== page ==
Earlier, we noted that the disk drive supports random access. The idea is that to track down a block, block i, we have a mechanism to locate it. This is done through the inode pointers as just described.
The above example is far from accurate. A disk block used to store an indirect, doubly indirect, or triply indirect block of pointers would be 8 KB in size. Such a sized block would store far more than 12 pointers. A pointer is usually 32 or 64 bits long (4 or 8 bytes). If we assume an 8 byte pointer and an 8 KB disk block, then an indirect, doubly indirect, or
triply indirect block would store 8 KB/8 B pointers = 1 K or 1024 pointers rather than 12.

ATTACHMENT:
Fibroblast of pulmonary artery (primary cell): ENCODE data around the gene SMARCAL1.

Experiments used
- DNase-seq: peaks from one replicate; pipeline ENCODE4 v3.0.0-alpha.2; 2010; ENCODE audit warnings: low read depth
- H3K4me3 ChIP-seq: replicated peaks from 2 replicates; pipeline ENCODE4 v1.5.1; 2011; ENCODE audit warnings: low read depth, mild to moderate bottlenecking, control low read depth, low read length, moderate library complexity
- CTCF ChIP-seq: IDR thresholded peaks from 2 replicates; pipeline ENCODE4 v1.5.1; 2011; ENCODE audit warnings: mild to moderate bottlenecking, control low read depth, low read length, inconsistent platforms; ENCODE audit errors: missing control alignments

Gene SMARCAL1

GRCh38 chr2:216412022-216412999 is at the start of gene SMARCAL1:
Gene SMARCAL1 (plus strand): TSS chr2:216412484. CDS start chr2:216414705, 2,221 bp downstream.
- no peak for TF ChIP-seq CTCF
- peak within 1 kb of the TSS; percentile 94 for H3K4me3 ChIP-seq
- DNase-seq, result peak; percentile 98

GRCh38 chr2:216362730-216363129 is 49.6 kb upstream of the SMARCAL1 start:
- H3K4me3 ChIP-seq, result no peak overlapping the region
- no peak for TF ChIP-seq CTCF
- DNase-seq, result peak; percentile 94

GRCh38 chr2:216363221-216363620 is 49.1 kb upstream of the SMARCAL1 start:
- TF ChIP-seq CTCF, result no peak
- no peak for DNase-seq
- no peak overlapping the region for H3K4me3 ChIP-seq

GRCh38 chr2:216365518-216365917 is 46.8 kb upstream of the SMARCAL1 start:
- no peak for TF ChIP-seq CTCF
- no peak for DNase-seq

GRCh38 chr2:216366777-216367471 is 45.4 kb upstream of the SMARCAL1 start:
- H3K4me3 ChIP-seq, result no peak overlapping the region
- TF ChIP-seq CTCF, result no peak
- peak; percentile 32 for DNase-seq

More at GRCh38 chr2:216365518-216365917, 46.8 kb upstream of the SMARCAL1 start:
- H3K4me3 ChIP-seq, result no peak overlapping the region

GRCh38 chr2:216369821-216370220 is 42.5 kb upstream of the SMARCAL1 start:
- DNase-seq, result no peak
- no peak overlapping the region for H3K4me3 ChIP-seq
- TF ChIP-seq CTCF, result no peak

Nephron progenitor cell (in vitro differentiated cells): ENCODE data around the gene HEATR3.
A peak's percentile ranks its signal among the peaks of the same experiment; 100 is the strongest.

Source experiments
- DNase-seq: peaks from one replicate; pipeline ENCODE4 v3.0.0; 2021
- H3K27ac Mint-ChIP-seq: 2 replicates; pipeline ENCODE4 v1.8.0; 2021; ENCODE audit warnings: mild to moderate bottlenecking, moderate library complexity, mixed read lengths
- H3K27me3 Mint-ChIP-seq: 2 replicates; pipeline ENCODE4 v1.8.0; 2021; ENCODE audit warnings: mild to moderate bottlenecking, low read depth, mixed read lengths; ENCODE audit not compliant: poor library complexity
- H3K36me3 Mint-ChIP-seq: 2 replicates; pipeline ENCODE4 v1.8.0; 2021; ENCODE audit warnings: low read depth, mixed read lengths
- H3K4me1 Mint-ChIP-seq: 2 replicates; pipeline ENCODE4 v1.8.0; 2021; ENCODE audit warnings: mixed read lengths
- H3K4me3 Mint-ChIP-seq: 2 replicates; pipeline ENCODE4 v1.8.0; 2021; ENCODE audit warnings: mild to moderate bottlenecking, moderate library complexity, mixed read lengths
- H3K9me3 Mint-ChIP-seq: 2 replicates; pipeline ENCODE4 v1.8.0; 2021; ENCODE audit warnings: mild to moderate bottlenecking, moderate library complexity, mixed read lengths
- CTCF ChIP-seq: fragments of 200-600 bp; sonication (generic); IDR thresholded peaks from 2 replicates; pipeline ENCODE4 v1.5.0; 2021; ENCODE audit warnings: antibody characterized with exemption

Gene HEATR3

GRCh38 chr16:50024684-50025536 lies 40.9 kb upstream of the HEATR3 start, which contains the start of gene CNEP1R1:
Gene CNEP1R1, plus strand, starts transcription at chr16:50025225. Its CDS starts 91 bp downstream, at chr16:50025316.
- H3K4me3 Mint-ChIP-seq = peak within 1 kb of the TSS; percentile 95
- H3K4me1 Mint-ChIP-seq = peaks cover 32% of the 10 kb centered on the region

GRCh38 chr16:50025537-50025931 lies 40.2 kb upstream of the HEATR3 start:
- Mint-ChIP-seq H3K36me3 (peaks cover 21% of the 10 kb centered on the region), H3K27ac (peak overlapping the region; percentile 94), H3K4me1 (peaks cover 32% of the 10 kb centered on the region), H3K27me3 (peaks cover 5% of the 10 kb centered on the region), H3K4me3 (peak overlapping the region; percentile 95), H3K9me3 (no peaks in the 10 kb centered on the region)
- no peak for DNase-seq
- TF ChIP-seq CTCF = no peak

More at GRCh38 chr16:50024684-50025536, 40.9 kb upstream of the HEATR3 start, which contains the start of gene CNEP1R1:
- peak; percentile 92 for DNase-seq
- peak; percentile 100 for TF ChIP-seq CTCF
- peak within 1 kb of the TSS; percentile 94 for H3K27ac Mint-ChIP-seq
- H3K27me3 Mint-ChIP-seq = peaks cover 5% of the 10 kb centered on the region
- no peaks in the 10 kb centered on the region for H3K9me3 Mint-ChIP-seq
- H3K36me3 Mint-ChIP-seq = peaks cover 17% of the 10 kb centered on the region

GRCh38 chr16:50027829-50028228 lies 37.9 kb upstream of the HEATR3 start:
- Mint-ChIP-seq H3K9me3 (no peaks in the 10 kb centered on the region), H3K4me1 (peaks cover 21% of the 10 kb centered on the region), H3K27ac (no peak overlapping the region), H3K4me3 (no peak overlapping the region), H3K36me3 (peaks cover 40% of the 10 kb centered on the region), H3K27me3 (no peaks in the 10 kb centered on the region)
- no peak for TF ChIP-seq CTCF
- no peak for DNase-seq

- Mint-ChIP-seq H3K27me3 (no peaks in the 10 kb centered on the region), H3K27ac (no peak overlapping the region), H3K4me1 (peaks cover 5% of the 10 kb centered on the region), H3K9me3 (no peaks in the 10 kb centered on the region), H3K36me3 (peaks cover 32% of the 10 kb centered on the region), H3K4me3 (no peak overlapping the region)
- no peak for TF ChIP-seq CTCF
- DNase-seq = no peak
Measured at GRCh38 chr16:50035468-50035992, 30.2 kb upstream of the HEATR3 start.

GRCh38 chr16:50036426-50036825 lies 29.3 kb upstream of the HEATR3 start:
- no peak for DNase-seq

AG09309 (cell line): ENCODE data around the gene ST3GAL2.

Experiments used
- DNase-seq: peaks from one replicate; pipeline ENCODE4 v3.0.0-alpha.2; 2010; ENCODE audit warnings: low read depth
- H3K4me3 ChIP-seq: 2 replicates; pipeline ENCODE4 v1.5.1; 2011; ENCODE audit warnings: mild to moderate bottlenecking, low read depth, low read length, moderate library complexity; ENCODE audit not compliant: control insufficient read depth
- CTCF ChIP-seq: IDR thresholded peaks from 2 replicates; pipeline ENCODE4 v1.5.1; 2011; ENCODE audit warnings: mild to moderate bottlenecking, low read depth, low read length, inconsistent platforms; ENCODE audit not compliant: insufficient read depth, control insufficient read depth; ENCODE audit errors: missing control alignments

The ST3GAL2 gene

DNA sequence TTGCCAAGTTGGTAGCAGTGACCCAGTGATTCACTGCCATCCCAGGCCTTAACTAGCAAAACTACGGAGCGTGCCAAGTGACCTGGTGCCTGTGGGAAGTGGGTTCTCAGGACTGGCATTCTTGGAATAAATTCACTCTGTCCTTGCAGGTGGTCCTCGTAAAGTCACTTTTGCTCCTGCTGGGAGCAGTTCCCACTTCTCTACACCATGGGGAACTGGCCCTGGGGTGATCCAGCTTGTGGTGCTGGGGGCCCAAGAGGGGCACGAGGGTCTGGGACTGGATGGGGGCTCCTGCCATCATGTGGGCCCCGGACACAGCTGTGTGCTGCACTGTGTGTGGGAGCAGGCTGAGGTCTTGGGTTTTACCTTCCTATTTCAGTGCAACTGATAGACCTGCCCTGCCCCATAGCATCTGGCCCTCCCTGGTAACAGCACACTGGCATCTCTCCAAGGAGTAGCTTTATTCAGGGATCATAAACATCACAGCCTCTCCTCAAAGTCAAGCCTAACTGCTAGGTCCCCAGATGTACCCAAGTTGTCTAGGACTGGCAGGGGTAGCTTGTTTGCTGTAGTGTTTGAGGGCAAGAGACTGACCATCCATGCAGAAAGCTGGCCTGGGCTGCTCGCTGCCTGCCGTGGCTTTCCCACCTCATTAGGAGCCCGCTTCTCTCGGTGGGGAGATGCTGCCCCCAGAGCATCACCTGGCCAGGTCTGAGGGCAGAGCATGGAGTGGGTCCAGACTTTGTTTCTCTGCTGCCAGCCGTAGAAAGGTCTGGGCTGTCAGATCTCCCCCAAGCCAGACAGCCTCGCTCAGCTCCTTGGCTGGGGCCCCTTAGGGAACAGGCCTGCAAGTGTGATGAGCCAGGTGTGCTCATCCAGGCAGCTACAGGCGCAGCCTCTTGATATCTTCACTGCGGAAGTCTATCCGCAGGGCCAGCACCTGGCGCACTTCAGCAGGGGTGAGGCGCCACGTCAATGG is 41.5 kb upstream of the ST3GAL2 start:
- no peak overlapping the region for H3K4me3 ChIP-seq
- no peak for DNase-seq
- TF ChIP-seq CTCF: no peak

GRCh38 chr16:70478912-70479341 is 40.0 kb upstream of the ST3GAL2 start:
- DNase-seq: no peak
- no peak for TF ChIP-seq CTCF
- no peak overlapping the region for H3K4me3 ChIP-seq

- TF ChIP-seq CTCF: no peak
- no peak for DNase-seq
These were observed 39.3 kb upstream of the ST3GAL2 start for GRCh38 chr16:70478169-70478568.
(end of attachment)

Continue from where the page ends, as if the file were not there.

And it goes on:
When a file system is created, it comes with a set number of inodes. The actual number depends on the size of the file system and the size of a disk block. Typically, there is 1 inode for every 2–8 KB of file system space.
If we have a 1 TB file system (a common size for a hard disk today), we might have as many as 128 K (approximately 128 thousand) inodes. The remainder of the file system is made up of disk blocks dedicated to file storage and pointers. Unless nearly all of the files in the file system are very small, the number of inodes should be more than sufficient for any file system usage.


Linux Commands to Inspect inodes and Files

There are several tools available to inspect inodes. The following commands provide such information:
  • stat—provides details on specific file usage, the option –c %i displays the file’s inode number
  • ls –i displays the inodes of all entries in the directory
  • df –i this command provides information on the utilization of the file system, partition by partition. The -i option includes details on the number of inodes used.